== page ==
All this to say that the BBC is compiling a “Sound Map”.  They are collecting sound submissions from all over the world and placing them in their respective positions on a global map.  It does not take much imagination to come up with a great many  sure to be rejected submissions.  I am not sure what the filtering process is.  The BBC’s stated objective is not only to provide a way for visitors to experience the world, but also to preserve sounds that are going extinct.  So if you are looking to experiencing a little bit of the world while relaxing on the couch, or if you have some sounds that represent where you are, pay the sound map a visit.

Written by Aaron Nee

April 24, 2010 at 1:35 pm

Posted in Art, Education, Media

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Forget Wii’s Call of Duty, Wikileaks Offers A More Realistic Representation of War

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You may have heard of the classified video leaked earlier this week by Wikileaks that shows a US air crew in Baghdad on July 12th  2007 repeatedly opening fire on a group of men including Reuters photographer Namir Noor-Eldeen, 22,  his driver Saeed Chmagh, 40, and on a van that stopped to rescue a then wounded Saeed Chmagh.

You may have heard, but if you haven’t seen the video yourself, I would encourage you to watch.

And why would I do such a thing?  US policy calls for major censorship of images of warfare, and the result is a population that lives far removed from the realities of  pain and death.

If you read more about the story altogether, you will encounter what appear to be blatant false claims made by the US military, and more painful information including the surviving wounded children in the van. Really, though, if you choose to not read more, choose to skip over the background info given in the first 2 minutes of the video, and just watch the actual footage taken from the Apache helicopter and listen to the words of those behind the guns, you will be doing yourself a great service.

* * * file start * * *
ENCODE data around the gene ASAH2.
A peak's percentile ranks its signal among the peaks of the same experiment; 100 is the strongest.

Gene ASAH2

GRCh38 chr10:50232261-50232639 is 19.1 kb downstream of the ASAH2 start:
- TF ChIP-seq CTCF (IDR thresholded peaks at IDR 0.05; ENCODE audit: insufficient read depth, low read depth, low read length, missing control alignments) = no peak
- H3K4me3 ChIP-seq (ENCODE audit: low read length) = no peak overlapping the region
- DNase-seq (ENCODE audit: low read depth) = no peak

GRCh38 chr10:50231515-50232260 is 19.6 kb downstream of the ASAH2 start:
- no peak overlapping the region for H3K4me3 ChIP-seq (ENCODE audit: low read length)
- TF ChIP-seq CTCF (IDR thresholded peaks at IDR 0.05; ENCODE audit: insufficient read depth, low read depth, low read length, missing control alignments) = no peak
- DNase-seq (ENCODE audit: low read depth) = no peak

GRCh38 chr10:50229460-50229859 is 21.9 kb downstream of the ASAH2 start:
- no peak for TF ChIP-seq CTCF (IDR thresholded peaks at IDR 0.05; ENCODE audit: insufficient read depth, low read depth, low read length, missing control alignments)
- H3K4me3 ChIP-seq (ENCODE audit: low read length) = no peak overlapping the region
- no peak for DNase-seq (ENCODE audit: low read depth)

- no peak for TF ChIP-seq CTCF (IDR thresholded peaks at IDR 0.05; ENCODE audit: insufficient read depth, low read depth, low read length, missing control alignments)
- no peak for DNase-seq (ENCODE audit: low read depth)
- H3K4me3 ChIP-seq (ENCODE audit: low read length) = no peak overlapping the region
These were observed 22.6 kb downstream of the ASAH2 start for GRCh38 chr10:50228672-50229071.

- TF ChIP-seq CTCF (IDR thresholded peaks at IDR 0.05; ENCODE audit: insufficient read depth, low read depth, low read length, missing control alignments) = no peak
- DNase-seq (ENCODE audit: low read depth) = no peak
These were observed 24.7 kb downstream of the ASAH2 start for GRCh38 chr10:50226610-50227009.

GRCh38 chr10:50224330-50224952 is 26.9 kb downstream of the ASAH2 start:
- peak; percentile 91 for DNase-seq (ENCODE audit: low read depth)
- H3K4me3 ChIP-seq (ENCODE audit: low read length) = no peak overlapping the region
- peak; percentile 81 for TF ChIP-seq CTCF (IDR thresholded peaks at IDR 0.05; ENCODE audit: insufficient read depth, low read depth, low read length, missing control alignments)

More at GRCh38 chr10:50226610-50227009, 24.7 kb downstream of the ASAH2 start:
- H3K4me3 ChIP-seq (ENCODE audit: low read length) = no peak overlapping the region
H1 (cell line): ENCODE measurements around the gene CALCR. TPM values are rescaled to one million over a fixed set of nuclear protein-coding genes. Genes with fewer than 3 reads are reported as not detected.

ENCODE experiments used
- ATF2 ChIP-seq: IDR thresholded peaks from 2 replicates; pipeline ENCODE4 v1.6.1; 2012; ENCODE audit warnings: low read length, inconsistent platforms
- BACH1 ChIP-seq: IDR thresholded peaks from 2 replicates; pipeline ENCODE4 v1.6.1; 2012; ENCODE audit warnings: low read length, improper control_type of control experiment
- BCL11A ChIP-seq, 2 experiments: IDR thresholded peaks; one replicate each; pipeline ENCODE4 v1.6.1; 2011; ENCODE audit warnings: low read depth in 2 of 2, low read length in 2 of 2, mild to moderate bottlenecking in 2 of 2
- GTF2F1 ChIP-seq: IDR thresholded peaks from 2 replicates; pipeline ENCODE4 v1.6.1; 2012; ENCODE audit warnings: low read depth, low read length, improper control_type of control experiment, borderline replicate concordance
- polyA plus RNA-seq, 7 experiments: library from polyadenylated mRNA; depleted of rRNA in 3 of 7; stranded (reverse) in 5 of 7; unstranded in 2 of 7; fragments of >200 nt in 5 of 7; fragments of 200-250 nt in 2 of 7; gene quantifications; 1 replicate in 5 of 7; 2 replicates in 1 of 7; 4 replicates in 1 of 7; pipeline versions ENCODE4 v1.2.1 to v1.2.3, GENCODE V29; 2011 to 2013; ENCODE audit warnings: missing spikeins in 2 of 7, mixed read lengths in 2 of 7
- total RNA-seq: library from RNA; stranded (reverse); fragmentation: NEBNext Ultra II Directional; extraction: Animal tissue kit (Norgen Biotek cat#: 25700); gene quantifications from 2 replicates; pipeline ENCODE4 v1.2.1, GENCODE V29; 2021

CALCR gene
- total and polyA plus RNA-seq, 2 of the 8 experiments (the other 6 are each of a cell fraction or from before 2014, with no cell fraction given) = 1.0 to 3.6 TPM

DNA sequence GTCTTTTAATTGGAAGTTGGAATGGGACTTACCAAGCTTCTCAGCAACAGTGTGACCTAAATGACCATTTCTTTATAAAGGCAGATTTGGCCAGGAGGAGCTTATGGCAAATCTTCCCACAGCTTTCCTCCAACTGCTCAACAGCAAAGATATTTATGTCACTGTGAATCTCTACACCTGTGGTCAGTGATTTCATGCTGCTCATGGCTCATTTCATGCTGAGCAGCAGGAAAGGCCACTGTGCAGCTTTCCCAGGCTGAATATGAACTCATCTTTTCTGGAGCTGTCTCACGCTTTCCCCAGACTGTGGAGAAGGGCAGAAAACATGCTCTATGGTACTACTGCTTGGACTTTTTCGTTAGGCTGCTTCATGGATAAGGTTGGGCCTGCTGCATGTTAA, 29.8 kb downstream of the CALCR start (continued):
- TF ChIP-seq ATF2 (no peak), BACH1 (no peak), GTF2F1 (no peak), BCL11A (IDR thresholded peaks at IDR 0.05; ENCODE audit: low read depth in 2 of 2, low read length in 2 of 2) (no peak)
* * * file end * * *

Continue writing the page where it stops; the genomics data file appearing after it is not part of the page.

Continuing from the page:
Familiarize yourself with war and death. Sure, you could play Call of Duty, I suppose, but watching actual men run for their lives, crawling to safety, only to be shot again and again, hearing the words of those doing the shooting and imagining what the experience must have been like for them, will hopefully leave you with a more accurate picture of war than any video game.

Defense Secretary Robert M. Gates on Tuesday has attacked wikileaks for releasing the video, stating, “”That is the problem with these videos,” Gates said. “You are looking at the war through a soda straw and you have no context or perspective.”

I would agree. It is a serious problem. Perhaps we do lack the correct context or perspective for the wars our country is currently involved in around the globe.

More on Robert Gates Response:,0,4550653.story

More on Wikileaks release:

More on Video Game Comparison:

More on US Military response and history of censorship:,8599,1978017,00.html

More on the Lack of Context:

Written by annnee

April 13, 2010 at 6:21 pm

What? No sex slaves?